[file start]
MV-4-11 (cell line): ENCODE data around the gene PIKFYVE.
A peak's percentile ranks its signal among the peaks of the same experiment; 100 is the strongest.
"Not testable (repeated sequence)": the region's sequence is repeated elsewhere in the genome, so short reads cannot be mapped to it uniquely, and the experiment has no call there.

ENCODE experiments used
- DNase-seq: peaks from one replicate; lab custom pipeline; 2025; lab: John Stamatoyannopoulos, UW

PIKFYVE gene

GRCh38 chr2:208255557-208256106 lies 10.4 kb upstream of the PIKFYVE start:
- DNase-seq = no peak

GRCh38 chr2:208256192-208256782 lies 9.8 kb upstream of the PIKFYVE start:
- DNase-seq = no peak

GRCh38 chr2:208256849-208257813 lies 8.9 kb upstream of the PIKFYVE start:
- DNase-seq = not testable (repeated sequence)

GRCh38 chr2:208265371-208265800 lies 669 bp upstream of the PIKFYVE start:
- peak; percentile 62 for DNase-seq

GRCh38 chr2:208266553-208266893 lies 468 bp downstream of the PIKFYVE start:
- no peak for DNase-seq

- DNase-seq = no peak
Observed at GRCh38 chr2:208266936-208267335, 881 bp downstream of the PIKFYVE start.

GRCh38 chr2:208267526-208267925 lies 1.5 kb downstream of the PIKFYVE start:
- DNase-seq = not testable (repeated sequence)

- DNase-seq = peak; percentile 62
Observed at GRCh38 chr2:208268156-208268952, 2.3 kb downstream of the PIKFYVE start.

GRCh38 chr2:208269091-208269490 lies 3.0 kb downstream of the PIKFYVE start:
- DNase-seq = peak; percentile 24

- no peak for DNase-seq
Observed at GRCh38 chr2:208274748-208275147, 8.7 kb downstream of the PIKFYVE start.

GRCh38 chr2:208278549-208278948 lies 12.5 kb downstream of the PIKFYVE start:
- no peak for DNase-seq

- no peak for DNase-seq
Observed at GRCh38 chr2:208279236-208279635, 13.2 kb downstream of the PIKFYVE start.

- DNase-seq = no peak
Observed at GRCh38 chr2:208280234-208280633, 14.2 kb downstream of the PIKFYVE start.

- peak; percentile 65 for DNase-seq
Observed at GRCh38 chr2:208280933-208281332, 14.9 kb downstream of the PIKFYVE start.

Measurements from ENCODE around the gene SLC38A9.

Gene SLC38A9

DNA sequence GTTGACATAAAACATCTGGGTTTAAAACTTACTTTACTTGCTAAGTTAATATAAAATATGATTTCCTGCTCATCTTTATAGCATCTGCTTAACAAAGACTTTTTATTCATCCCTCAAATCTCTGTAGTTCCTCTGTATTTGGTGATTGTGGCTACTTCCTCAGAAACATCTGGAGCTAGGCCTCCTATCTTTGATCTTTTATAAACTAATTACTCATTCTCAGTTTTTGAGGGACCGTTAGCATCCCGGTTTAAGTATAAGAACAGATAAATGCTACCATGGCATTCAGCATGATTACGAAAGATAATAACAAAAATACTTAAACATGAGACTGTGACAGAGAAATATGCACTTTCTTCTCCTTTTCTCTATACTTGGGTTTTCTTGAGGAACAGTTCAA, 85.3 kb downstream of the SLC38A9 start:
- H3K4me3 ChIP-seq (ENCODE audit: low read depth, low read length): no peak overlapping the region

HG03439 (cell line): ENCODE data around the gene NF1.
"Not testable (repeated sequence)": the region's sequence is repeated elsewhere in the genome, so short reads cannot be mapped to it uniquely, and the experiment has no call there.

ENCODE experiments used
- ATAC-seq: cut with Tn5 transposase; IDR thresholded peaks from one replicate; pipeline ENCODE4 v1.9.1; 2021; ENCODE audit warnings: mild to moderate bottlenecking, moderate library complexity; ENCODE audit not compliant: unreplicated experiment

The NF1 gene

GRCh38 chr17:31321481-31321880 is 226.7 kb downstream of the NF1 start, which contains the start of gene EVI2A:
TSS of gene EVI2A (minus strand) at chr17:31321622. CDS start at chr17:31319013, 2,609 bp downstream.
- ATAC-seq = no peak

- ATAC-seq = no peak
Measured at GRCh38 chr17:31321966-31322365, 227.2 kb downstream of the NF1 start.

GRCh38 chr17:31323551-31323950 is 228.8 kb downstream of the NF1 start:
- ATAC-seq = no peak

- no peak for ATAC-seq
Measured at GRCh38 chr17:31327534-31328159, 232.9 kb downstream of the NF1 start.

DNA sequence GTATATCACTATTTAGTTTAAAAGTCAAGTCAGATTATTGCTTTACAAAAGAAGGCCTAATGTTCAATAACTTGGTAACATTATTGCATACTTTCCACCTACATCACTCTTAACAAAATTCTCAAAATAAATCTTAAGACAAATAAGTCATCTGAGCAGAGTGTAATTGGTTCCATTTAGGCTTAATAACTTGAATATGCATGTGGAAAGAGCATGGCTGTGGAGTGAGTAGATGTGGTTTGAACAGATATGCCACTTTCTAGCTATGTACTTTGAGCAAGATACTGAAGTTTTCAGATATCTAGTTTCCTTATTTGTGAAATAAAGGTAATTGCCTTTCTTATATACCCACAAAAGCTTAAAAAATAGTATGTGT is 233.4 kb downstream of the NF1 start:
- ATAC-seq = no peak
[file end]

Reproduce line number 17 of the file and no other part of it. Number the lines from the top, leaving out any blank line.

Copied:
- DNase-seq = no peak